Rudiments and Revenants: Warburg, Darwin and the Biology of Gesture

Research Seminar

  • Online event via Zoom and on site (previous registration)
  • Date: Dec 13, 2021
  • Time: 02:00 PM - 04:00 PM
  • Speaker: Matthew Vollgraff
  • Contact: freiberg@biblhertz.it
Rudiments and Revenants: Warburg, Darwin and the Biology of Gesture
By analyzing Aby Warburg’s reception of evolutionary thought – both with and against Darwin – this research seminar offers a new reading of Warburg’s understanding of history, demonstrating how the circulation of images between art and science enabled the conversion of expressive gesture into a fossil of deep time.

Charles Darwin was hardly the first scientist to study the expressive movements of the body, yet his 1872 book on The Expression of Emotions in Man and Animals radically redefined “expression” for all those who came after. In his book, the naturalist stripped away layers of metaphysics and reduced human and animal behavior to purely biological and physiological factors. For Darwin, emotional gestures were neither intrinsically social nor communicative, but rather concentrated indicators of evolutionary change. By studying the expressions of the passions, one could even retrace lost behavior patterns from the earliest developmental stages of the human species.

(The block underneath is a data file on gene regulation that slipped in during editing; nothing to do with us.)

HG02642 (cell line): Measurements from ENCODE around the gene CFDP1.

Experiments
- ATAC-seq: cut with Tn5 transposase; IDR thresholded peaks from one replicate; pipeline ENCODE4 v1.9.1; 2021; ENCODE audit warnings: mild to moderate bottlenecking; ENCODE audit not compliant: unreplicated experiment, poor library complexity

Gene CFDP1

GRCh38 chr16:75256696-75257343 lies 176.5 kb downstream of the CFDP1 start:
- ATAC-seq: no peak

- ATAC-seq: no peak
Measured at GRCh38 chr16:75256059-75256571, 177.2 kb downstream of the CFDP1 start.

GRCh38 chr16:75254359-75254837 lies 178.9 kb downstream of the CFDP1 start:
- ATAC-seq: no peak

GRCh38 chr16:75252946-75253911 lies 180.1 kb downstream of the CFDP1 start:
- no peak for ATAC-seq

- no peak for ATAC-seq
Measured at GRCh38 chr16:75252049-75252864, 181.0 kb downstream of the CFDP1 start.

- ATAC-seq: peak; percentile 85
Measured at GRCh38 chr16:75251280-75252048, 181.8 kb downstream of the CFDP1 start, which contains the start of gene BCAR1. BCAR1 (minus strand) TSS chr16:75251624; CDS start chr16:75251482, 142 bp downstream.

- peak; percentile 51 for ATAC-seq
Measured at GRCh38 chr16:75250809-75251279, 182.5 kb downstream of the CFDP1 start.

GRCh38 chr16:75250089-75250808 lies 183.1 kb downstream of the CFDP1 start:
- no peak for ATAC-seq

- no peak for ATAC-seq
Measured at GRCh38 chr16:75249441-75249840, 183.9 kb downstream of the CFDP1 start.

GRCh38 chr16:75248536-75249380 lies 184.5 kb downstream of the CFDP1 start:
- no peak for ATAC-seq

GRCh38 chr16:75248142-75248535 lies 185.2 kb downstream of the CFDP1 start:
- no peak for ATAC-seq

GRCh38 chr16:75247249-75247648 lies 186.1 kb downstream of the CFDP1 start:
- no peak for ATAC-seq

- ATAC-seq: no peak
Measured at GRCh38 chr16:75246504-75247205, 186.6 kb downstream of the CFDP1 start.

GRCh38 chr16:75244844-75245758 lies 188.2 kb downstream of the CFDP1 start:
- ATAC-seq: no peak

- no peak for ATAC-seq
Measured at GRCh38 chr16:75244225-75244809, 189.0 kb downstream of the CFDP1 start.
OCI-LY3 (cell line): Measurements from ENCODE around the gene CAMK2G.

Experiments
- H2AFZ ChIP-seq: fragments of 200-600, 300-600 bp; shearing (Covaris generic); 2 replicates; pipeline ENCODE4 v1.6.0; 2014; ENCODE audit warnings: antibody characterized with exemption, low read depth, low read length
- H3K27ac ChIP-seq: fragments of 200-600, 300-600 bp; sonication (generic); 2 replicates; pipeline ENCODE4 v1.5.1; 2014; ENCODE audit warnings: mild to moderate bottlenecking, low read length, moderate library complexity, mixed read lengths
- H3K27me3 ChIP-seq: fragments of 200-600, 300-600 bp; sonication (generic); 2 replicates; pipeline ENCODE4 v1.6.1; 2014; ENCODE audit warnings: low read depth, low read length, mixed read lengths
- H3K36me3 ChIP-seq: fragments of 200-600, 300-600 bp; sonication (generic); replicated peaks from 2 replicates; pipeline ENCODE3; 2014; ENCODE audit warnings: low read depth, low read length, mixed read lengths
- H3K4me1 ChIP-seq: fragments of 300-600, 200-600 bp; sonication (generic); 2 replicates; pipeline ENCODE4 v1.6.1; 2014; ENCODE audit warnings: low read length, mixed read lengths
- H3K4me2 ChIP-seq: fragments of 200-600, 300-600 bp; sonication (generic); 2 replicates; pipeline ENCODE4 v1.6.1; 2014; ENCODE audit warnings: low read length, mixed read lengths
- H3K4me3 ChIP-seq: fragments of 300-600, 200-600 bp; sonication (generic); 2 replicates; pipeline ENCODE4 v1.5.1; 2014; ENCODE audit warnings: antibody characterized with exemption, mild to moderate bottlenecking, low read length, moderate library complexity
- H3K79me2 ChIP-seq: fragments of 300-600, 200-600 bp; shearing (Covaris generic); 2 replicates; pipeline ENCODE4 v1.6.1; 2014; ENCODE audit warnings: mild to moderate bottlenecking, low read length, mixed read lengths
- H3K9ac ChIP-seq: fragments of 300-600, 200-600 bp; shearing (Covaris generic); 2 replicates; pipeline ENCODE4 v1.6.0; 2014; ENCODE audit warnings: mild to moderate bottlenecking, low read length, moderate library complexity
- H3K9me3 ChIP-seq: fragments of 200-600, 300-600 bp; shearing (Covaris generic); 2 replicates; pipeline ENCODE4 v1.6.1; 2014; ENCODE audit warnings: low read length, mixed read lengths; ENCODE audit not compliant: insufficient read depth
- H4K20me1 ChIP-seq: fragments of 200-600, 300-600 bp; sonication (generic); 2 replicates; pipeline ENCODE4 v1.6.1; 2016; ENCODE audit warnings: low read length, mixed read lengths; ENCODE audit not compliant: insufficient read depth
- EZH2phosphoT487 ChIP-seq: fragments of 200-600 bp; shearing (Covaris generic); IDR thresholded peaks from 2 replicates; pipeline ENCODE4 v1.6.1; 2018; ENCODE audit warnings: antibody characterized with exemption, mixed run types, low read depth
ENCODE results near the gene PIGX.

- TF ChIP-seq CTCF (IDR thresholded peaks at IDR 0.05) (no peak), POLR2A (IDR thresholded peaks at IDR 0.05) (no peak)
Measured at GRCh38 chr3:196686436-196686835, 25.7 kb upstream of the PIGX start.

Aby Warburg first encountered Darwin’s book in 1888. Over the course of his scholarly career, he applied the naturalist’s understanding of expressive movement as a primitive ‘survival’ to the visual history of European culture. Through a creative appropriation of Darwinian thought, the Hamburg art historian studied gesture as the medium of unconscious cultural memory, following the ‘pathos formulas’ of pagan antiquity as they re-erupted in artworks of the Italian Renaissance. By analyzing his reception of evolutionary thought – both with and against Darwin – this research seminar offers a new reading of Warburg’s understanding of history, demonstrating how the circulation of images between art and science enabled the conversion of expressive gesture into a fossil of deep time.


Matthew Vollgraff is a historian of art and science in modern Germany working at the intersection of aesthetics, anthropology, and the life sciences. He is a research associate at the Warburg Institute, London, where he is a member of the project Bilderfahrzeuge: Aby Warburg’s Legacy and the Future of Iconology. He received his PhD from Princeton University in 2019. He was a fellow in the research group Naturbilder at the University of Hamburg (2016–2018) and a guest doctoral researcher at the Center for Literary and Cultural Research (ZfL) in Berlin (2014–2016). His publications have appeared in the journals Grey Room, October, Oxford Art Journal and the History of Anthropology Review.


You will be able to follow this event both online, via Zoom with pre-registration through this LINK, and live on site after registration. Please write for the participation on site to: mara.freiberg@biblhertz.it

Scientific organization: Amir Saifullin

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